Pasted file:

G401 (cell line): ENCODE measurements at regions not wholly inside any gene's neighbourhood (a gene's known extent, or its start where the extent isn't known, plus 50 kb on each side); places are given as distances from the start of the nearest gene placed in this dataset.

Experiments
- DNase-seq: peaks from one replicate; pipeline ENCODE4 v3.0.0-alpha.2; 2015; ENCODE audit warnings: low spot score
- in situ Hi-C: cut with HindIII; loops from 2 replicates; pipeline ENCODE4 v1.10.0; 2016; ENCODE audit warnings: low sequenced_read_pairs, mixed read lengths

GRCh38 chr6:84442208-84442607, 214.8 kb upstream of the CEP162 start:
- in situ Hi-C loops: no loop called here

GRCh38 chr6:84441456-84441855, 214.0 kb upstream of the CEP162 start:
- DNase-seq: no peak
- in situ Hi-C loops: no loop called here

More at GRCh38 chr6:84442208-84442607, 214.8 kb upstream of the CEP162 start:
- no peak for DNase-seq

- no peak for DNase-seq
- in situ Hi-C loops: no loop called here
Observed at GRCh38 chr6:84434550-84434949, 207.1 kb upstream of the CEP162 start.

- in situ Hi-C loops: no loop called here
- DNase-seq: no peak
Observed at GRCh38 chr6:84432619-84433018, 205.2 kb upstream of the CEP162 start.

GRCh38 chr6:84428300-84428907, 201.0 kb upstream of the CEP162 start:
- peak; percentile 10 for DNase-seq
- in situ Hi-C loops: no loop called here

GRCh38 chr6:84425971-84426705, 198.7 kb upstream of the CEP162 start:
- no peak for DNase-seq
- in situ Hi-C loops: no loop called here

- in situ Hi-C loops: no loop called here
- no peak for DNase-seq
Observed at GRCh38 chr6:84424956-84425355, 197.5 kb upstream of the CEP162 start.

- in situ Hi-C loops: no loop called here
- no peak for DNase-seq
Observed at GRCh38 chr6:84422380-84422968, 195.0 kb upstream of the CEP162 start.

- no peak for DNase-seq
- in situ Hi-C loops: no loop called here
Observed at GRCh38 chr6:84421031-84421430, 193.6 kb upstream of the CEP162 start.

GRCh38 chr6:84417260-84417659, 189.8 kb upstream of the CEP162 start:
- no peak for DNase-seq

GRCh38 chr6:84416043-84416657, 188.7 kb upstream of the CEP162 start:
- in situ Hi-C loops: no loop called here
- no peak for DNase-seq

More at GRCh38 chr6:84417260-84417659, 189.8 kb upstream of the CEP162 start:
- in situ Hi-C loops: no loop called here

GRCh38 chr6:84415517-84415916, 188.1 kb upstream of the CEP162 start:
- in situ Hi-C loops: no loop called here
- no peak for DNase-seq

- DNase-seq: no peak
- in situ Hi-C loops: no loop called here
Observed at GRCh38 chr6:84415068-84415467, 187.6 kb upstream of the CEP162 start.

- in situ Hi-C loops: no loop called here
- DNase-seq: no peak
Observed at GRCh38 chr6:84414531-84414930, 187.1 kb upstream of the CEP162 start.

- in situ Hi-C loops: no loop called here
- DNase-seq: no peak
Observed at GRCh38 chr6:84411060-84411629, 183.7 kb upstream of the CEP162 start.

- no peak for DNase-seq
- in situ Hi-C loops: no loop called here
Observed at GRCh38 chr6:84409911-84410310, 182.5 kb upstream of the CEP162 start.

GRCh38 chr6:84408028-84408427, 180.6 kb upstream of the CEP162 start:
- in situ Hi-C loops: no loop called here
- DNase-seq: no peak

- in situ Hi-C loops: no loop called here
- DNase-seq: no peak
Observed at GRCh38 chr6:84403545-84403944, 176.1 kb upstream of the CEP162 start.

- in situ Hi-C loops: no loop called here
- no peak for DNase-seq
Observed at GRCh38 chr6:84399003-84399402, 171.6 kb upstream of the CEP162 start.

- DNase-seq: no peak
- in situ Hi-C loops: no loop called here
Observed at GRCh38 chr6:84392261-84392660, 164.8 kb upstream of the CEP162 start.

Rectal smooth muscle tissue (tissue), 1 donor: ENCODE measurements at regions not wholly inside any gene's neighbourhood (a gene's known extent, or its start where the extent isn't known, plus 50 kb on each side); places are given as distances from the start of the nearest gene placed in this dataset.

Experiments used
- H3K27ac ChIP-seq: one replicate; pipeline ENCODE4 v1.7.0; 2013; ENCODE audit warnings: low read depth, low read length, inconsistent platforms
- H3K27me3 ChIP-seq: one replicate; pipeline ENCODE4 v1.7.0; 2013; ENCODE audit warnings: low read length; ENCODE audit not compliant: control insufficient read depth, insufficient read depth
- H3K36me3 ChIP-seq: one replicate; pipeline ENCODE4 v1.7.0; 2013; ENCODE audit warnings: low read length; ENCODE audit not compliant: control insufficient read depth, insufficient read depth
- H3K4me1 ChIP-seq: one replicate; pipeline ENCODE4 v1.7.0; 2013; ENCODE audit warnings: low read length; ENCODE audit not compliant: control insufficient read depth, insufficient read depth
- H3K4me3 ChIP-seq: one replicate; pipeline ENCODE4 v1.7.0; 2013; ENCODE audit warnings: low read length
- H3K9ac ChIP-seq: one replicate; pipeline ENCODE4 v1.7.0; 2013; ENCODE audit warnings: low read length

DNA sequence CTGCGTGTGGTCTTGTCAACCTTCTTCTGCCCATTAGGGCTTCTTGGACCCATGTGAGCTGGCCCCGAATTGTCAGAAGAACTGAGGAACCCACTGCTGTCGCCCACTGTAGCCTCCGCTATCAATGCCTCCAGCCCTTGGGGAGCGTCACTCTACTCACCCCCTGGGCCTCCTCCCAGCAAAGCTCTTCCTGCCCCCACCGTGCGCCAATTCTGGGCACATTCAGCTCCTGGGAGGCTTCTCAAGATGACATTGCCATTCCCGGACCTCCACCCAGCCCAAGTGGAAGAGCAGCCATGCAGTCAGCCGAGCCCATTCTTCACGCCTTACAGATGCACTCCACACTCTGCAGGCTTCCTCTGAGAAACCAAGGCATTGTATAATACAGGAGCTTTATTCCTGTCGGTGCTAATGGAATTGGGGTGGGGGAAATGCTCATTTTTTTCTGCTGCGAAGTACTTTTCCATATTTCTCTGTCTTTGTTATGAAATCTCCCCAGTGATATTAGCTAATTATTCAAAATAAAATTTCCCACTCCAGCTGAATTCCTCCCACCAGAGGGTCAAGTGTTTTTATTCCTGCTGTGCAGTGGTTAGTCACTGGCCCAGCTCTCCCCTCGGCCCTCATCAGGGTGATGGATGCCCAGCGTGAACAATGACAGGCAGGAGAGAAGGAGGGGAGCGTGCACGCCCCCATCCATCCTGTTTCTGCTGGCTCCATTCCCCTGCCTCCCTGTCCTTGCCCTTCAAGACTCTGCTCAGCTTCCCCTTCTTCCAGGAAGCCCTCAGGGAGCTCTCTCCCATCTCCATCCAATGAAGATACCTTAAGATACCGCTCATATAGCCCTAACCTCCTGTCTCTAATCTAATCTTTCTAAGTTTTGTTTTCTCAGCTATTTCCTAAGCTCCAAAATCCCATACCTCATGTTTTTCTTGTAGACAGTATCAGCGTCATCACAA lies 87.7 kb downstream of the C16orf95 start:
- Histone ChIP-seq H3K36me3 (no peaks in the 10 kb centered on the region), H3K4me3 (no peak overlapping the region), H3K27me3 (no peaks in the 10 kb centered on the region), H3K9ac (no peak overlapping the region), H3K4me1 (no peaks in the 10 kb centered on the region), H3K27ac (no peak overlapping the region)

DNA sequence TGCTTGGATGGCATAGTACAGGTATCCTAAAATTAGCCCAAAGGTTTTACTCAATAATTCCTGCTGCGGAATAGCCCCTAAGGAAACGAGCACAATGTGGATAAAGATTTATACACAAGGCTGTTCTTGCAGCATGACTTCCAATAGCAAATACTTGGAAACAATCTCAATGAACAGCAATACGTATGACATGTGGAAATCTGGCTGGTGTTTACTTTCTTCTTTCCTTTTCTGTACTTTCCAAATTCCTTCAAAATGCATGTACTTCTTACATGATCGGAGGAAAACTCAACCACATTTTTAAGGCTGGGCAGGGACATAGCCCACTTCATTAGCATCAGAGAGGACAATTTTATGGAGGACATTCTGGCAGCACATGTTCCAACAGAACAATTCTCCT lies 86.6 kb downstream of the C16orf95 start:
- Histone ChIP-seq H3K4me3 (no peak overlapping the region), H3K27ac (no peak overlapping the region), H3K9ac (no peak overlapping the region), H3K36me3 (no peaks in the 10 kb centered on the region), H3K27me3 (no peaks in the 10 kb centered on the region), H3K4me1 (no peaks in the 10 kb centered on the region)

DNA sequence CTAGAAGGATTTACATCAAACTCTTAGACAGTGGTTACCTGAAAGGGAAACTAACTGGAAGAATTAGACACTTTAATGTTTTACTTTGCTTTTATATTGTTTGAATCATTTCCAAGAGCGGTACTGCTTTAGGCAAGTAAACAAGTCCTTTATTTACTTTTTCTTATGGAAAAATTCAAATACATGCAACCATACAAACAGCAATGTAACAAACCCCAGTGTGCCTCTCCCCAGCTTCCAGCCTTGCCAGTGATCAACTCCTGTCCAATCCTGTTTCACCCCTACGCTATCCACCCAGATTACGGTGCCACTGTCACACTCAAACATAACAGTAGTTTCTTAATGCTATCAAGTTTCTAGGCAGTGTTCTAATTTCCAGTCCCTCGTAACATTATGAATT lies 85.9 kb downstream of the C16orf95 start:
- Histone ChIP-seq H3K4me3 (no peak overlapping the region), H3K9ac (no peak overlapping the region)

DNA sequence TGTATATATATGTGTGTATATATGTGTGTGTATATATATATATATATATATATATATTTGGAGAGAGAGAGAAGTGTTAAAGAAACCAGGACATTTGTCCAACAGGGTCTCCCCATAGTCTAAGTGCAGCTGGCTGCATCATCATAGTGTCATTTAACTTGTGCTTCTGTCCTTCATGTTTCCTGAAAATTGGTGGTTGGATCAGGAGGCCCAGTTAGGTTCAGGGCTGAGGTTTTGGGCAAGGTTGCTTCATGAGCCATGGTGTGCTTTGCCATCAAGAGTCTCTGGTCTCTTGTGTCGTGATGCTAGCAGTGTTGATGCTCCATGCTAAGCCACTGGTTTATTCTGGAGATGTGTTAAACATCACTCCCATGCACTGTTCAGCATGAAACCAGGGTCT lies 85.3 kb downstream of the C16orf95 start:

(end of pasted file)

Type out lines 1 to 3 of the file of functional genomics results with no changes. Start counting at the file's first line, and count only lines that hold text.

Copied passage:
G401 (cell line): ENCODE measurements at regions not wholly inside any gene's neighbourhood (a gene's known extent, or its start where the extent isn't known, plus 50 kb on each side); places are given as distances from the start of the nearest gene placed in this dataset.

Experiments
- DNase-seq: peaks from one replicate; pipeline ENCODE4 v3.0.0-alpha.2; 2015; ENCODE audit warnings: low spot score